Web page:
Thermo-Gravimetric Analysis (TGA): a vital test for rubber fender chemical composition and quality control

By Mishra Kumar, Business Unit Director - R&D

High-quality fenders are essential to the safety and efficiency of port operations, protecting vessels and terminals alike. But, until recently, understanding chemical composition in rubber fenders was not practiced in the industry due to a lack of suitable tests and specifications.

The chemical composition of a rubber compound in a fender has a severe impact on Velocity Factor (VF), Temperature Factor (TF), efficiency, lifespan, energy absorption capacity and reaction force. The designer of a fender system must have prior knowledge of the chemical composition which must be specified in the purchase specifications.

PIANC suggests that no matter how good the theoretical fender arrangement may be, it will not last long if it’s poorly designed or made from low-grade materials. Large quantity of recycled rubber and Calcium Carbonate are not desirable in a superior rubber formulation. These ingredients not only impact the performance of a fender but also reduce the lifespan by severely deteriorating the aging properties of rubber compounds. It is of utmost importance to specify the optimum quantity of certain vital ingredients in a rubber formulation.

Specifying the minimum amount of vital ingredients (e.g. rubber percentage or ash percentage) in a fender formulation does not prevent manufacturers or compound designers from creating new formulations. An infinite number of rubber compounds can be developed, even if the compound designer has to stick to a particular chemical composition with a specified minimum percentage of ingredients.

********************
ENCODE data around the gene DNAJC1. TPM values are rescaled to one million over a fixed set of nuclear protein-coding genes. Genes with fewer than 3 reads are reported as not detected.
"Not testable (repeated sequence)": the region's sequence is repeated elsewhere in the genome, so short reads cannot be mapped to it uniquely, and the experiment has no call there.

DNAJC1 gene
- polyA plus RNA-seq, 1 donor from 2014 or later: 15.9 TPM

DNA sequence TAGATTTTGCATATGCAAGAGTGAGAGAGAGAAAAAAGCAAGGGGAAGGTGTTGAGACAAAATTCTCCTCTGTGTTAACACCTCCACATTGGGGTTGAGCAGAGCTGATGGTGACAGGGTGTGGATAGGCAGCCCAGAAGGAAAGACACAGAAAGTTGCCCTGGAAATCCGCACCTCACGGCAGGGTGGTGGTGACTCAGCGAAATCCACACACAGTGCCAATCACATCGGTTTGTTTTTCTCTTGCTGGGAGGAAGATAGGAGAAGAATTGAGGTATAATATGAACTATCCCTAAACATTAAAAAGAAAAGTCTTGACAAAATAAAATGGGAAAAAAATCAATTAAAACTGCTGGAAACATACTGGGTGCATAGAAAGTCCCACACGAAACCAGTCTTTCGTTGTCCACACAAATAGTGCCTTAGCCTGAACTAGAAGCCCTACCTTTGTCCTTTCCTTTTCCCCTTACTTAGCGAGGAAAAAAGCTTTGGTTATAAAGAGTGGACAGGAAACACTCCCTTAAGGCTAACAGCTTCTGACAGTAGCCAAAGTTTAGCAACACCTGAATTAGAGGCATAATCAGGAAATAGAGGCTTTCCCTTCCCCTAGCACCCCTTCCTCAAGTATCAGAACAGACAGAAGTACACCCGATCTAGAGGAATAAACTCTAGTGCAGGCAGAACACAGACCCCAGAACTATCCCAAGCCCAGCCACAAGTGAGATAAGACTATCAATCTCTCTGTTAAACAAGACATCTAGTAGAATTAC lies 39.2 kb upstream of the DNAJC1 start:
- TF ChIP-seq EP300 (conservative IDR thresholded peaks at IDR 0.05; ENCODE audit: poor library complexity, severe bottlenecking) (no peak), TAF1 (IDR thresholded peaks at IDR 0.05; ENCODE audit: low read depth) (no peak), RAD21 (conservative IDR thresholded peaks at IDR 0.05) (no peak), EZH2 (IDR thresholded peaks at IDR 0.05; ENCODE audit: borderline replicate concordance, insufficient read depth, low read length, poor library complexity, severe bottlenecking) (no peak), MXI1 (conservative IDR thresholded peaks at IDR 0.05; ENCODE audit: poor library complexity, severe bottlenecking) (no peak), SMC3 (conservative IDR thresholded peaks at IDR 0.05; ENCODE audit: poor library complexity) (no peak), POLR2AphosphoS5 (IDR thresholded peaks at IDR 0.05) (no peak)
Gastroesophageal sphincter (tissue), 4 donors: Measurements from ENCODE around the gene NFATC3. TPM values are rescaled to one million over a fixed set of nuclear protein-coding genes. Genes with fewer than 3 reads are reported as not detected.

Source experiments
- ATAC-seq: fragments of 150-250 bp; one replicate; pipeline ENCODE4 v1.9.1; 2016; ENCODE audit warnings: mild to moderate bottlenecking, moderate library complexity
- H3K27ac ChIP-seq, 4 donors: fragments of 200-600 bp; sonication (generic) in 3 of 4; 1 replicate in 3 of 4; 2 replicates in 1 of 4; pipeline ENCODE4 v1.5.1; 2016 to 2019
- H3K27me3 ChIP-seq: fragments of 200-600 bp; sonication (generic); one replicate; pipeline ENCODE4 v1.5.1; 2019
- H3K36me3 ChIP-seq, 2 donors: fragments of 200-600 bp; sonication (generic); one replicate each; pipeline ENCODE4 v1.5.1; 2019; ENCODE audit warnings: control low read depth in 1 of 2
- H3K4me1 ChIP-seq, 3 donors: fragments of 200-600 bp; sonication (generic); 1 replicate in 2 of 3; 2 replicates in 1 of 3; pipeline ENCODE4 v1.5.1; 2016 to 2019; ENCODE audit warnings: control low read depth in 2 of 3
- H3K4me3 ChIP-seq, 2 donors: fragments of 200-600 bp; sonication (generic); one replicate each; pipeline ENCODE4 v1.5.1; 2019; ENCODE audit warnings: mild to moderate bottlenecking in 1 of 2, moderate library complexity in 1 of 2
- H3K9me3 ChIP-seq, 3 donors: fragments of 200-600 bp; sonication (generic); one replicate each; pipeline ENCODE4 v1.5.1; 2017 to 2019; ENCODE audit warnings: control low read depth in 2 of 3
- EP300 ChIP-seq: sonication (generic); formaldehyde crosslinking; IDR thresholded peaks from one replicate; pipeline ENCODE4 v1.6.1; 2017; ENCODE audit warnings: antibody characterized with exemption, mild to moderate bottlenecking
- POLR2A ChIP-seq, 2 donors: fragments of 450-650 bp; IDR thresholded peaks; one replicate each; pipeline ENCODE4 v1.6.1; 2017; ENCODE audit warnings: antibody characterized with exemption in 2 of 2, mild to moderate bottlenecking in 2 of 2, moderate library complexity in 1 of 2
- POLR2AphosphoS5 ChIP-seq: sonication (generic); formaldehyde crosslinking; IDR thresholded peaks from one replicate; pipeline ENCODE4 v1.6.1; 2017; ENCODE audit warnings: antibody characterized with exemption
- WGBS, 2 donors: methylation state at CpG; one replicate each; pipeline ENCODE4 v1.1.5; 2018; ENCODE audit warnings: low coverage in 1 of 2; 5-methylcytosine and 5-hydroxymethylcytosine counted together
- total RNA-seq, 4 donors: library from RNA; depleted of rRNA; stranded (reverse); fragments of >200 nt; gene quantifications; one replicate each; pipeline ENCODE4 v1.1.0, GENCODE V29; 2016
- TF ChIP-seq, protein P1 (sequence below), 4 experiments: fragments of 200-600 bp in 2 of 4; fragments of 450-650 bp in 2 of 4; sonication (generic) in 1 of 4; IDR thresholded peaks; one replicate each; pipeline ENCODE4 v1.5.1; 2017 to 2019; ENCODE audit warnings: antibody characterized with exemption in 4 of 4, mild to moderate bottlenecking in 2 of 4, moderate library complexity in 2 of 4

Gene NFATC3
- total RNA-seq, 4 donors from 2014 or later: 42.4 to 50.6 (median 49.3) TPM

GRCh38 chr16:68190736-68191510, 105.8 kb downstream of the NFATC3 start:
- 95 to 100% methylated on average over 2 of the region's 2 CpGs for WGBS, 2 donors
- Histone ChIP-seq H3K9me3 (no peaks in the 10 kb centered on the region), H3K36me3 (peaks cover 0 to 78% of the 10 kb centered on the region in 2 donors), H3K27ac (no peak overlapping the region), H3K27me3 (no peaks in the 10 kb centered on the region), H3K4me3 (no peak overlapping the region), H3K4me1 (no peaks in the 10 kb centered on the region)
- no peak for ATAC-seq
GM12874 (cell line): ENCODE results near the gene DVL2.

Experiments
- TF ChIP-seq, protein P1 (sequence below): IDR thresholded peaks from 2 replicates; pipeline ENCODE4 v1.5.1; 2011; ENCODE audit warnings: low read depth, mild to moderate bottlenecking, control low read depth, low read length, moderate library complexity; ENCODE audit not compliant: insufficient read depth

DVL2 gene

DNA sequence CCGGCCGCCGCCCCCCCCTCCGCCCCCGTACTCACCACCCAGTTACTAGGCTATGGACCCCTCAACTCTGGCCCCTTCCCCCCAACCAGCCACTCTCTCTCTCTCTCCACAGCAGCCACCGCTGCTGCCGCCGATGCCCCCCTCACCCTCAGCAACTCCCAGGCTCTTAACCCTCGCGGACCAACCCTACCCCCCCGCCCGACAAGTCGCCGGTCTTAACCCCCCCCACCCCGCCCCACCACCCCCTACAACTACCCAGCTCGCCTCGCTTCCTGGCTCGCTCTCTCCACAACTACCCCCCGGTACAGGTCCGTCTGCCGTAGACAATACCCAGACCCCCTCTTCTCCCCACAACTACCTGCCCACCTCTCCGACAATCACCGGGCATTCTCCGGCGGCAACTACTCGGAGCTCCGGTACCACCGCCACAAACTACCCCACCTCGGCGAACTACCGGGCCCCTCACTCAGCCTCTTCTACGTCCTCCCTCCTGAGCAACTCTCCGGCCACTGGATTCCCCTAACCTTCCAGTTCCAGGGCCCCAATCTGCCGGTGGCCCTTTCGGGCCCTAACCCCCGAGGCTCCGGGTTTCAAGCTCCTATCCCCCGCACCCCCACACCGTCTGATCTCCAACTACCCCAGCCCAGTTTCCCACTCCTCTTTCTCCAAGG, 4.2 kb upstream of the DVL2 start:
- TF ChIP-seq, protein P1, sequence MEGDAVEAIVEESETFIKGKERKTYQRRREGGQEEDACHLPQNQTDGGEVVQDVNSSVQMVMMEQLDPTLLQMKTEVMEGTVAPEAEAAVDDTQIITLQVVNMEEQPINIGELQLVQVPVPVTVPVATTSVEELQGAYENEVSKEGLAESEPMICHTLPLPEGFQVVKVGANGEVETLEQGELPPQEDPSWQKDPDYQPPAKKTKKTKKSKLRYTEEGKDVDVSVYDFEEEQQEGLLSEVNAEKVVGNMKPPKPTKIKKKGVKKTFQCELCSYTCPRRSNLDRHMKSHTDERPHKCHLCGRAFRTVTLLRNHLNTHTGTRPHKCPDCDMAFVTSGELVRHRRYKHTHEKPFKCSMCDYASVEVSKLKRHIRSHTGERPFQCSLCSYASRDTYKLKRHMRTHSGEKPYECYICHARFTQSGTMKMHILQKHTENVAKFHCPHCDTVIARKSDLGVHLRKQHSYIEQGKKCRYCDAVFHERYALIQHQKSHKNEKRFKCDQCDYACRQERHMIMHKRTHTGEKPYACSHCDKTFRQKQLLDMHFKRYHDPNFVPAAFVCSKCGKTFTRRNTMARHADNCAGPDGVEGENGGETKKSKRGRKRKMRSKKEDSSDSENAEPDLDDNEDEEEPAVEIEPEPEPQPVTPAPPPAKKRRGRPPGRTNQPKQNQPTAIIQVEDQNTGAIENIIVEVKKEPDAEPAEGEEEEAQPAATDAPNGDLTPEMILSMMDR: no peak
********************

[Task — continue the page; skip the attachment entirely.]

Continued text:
Thermo-Gravimetric Analysis (TGA) is a useful test in rubber industry. It assists in:

1. Determining the chemical composition

The TGA test can be used to ensure undesirable materials are not used in rubber formulations during the fender manufacturing process. This test is valuable to determine the percentage of the vital ingredients in an uncured or cured rubber compound.

2. Assures the quality of rubber compounds in samples versus final products

The TGA test, which is increasingly being built into specifications by consultants, acts as a proof point for consultants in helping to establish the consistency of rubber samples taken from the rubber compounds (intended to use for manufacturing a fender) and the commercial fender supplied to project sites.

It also enables consultants to examine and compare the chemical composition of a rubber compound sample (used for manufacturing and testing of physical properties), model (sample) fenders (used for durability testing), against that of a commercial fender. Thus, guaranteeing the chemical composition of the rubber compound they have specified, tested and supplied to their clients.